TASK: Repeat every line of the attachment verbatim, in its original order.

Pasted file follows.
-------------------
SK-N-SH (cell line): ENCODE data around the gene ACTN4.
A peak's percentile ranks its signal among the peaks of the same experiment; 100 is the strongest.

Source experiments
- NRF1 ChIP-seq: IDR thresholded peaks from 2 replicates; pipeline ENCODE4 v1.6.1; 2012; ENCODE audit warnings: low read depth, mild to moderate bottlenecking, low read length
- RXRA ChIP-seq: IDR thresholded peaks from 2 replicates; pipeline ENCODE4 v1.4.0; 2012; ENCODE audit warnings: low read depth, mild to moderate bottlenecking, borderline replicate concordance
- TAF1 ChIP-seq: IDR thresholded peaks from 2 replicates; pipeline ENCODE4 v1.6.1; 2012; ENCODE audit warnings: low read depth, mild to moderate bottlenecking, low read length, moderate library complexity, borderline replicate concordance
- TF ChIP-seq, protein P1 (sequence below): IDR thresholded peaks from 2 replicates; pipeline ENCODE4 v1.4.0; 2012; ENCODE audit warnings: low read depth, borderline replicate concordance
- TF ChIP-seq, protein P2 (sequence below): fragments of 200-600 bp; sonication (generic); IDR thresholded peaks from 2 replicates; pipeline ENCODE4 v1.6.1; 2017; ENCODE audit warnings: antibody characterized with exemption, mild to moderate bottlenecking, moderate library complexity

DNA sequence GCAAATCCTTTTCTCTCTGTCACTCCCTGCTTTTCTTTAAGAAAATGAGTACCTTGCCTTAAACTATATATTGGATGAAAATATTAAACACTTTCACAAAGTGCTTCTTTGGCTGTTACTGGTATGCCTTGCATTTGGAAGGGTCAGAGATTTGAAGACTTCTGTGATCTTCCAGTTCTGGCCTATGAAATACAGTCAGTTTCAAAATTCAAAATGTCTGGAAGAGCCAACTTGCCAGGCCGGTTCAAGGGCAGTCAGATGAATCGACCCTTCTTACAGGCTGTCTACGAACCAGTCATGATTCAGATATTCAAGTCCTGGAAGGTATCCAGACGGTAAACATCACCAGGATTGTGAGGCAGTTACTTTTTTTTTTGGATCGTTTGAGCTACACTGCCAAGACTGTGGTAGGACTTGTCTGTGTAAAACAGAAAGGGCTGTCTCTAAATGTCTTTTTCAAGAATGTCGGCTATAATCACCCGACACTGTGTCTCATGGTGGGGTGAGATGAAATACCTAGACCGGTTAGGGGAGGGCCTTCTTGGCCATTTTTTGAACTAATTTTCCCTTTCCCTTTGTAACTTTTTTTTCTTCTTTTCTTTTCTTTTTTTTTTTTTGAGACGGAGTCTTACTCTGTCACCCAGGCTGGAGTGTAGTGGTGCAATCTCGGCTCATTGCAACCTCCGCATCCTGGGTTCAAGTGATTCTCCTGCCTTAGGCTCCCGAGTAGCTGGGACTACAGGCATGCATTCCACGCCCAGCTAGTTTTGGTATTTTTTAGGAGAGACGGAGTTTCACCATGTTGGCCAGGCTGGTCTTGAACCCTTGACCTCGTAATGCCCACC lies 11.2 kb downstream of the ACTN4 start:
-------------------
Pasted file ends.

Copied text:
SK-N-SH (cell line): ENCODE data around the gene ACTN4.
A peak's percentile ranks its signal among the peaks of the same experiment; 100 is the strongest.

Source experiments
- NRF1 ChIP-seq: IDR thresholded peaks from 2 replicates; pipeline ENCODE4 v1.6.1; 2012; ENCODE audit warnings: low read depth, mild to moderate bottlenecking, low read length
- RXRA ChIP-seq: IDR thresholded peaks from 2 replicates; pipeline ENCODE4 v1.4.0; 2012; ENCODE audit warnings: low read depth, mild to moderate bottlenecking, borderline replicate concordance
- TAF1 ChIP-seq: IDR thresholded peaks from 2 replicates; pipeline ENCODE4 v1.6.1; 2012; ENCODE audit warnings: low read depth, mild to moderate bottlenecking, low read length, moderate library complexity, borderline replicate concordance
- TF ChIP-seq, protein P1 (sequence below): IDR thresholded peaks from 2 replicates; pipeline ENCODE4 v1.4.0; 2012; ENCODE audit warnings: low read depth, borderline replicate concordance
- TF ChIP-seq, protein P2 (sequence below): fragments of 200-600 bp; sonication (generic); IDR thresholded peaks from 2 replicates; pipeline ENCODE4 v1.6.1; 2017; ENCODE audit warnings: antibody characterized with exemption, mild to moderate bottlenecking, moderate library complexity

DNA sequence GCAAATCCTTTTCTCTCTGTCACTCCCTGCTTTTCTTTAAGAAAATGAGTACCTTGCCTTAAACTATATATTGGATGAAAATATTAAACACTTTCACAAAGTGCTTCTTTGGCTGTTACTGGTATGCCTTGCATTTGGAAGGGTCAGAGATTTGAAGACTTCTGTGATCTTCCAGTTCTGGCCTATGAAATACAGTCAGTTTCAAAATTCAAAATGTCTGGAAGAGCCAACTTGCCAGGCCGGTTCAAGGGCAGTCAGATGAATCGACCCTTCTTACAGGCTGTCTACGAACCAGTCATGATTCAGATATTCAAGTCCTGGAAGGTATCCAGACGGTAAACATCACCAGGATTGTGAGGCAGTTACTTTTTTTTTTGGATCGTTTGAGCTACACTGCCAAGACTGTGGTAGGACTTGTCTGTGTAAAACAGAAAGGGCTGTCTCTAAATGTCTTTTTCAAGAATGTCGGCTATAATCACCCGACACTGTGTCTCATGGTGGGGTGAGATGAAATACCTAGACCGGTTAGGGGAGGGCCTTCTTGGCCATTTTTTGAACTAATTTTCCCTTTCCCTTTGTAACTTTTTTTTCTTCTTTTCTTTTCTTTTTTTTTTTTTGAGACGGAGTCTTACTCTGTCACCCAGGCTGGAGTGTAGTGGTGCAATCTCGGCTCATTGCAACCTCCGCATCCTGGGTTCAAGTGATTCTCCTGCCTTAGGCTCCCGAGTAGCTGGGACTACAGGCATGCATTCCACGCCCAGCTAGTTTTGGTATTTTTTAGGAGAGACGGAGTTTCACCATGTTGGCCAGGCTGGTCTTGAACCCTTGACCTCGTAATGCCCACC lies 11.2 kb downstream of the ACTN4 start: